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Saturday, March 27, 2010

Homeschool: Childhood of Famous Americans books

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I'm so happy to have stumbled across a few of these books at our local library.  My sons and I love them!  History can be so fun and interesting.... if taught the right way.  I didn't enjoy history until high school, when I had a great teacher who made it fun.  Plus, my grandmother told great stories of her youth which I loved (telling your kids fun family stories will also help them to love history!).

School history textbooks can be so dry.  They're great to use as a guide, but I like to supplement with something fun.  A field trip, a fun story.  Something.  These books filled that something.  I came across the Henry Ford story first.  The books are subtitled "Childhood of Famous Americans".  The Henry Ford story told of how he built his first prototype car but didn't have the money to build more.  So, he and a friend entered a car race to win money to start his company.  The race is described in great detail, with great illustrations.  The kids love it!  Best of all, the stories are true.  The kids will definitely not remember if I read some bland story in a textbook that tells of Henry Ford starting the Ford Motor Company and bringing affordable cars to the masses.  But... they will remember Henry Ford who raced with his friend Spider to win a money prize so he could build more cars.  Fun!

We also found a book about George Washington.  My oldest knows that he was the first president, but really... what does that mean?  It's just a fact he memorized.  But, now he knows that George Washington was a great animal lover.  He kept many animals on his farm, Mount Vernon, and had many dogs.  He loved his dogs, and gave them very endearing names like Sugarpie (I made that one up, I can't remember them exactly :-)).  During the American Revolution, an unknown dog wandered over to the American soldiers while engaged in a battle with the British.  Gasp!  The dog's tag showed that it belonged to the British general!  What would George do?  Why, return the dog, of course!  The white flags were raised while soldiers accompanied the dog back to his British owner, along with a note from George.  What a great true story.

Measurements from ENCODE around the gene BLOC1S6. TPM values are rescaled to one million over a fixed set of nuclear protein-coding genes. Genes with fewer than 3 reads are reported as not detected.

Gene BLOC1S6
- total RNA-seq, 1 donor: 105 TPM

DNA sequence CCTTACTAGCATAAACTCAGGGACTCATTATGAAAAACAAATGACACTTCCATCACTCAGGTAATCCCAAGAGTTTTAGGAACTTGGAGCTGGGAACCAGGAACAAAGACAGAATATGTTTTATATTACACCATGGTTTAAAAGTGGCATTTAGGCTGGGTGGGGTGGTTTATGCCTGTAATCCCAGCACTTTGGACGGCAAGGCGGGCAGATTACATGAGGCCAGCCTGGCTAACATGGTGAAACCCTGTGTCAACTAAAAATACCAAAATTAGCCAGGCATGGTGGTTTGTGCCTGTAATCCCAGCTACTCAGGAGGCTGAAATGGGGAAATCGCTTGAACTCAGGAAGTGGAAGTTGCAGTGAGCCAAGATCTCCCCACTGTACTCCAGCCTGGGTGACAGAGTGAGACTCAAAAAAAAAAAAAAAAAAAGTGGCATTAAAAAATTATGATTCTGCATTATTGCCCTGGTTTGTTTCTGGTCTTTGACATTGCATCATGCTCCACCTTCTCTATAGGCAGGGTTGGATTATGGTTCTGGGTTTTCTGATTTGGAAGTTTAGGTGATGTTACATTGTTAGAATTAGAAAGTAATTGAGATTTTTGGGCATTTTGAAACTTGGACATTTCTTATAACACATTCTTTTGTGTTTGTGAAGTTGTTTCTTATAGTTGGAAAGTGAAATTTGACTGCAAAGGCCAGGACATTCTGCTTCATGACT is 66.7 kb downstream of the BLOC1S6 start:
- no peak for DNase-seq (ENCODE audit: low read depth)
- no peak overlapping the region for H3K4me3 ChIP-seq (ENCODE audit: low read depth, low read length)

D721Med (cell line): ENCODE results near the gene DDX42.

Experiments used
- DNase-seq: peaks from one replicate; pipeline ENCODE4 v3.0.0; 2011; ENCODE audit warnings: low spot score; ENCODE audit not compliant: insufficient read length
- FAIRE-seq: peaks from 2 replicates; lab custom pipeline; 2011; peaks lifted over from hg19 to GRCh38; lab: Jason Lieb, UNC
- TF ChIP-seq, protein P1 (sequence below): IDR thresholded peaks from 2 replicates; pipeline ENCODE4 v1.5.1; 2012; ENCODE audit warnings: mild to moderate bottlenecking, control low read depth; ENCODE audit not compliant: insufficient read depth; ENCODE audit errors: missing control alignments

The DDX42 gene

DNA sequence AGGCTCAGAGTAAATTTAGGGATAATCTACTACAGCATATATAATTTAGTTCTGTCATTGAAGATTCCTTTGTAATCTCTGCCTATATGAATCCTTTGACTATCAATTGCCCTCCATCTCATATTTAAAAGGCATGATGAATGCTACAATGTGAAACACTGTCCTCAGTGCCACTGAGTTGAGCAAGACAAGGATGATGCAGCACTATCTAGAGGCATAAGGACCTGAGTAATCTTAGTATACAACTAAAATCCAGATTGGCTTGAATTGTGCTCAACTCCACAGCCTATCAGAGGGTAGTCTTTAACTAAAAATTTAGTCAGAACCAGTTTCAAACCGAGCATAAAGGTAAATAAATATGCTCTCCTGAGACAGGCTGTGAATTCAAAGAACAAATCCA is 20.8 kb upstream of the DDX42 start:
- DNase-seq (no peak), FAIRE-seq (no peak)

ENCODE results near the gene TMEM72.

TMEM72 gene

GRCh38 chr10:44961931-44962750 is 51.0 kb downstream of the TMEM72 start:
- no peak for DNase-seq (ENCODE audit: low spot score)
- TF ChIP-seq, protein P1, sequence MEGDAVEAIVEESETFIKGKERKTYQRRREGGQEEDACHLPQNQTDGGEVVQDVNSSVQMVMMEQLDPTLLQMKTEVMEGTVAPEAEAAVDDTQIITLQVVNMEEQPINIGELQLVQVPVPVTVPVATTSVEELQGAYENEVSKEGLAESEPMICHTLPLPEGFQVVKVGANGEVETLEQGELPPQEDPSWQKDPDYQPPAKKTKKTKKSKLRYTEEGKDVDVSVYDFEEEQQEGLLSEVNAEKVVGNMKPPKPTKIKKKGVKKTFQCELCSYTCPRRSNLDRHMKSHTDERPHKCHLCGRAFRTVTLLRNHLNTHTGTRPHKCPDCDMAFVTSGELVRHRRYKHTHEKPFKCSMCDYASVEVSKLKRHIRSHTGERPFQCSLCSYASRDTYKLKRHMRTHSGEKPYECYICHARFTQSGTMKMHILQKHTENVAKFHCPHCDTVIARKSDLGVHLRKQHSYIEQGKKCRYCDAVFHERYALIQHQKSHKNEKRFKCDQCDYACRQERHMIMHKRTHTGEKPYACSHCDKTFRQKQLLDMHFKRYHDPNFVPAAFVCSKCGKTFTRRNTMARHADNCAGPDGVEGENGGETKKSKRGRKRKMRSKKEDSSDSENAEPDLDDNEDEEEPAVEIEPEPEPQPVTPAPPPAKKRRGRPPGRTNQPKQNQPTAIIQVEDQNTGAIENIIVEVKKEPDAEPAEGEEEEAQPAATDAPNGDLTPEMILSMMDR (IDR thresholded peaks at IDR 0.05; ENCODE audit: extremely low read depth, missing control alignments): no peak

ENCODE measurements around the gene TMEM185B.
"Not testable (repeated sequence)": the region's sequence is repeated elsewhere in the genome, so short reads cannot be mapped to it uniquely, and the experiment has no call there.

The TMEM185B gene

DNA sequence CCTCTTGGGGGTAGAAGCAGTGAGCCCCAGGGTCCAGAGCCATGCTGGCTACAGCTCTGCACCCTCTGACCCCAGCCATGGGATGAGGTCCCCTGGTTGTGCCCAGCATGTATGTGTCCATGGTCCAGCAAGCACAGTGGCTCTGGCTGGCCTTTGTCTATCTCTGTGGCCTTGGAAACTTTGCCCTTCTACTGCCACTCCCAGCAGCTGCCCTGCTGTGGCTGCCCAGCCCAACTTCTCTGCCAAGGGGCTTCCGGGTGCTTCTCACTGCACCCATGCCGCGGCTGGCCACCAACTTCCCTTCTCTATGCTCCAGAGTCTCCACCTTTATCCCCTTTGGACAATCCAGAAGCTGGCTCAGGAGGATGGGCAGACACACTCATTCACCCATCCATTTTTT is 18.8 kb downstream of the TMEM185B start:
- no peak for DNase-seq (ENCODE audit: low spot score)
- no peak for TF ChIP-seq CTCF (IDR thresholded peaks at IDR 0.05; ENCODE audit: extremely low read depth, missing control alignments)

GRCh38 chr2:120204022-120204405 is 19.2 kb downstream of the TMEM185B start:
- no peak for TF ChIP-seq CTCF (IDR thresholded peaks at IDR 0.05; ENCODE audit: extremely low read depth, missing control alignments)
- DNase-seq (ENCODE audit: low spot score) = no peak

Another book we read was about Paul Revere.  We adults know that he rang the bell to announce the arriving British troops.  But.... did you know that as a child Paul and his friends created a bell-ringing club?  They convinced a local church to allow them access to the church bells.  They would ring in the time, but also... create music & songs with the giant bells.

I can't wait to order more of these books from our inter-library system.  They're great!  I don't know who enjoys them more... the boys or I!

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3 comments:

  1. Those do sound great! Making history come alive is the best way to teach, heck making any subject come alive is the best way to teach!

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  2. Those are cool books. We took the boys to the Witte Museum yesterday. There are pics on my blog plus the links for the Witte. I am still researching 'home schooling.' I have pretty much decided we will be going to home school. How do you stay on track, grade level, assessments?

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  3. I've never seen those before! How cool!

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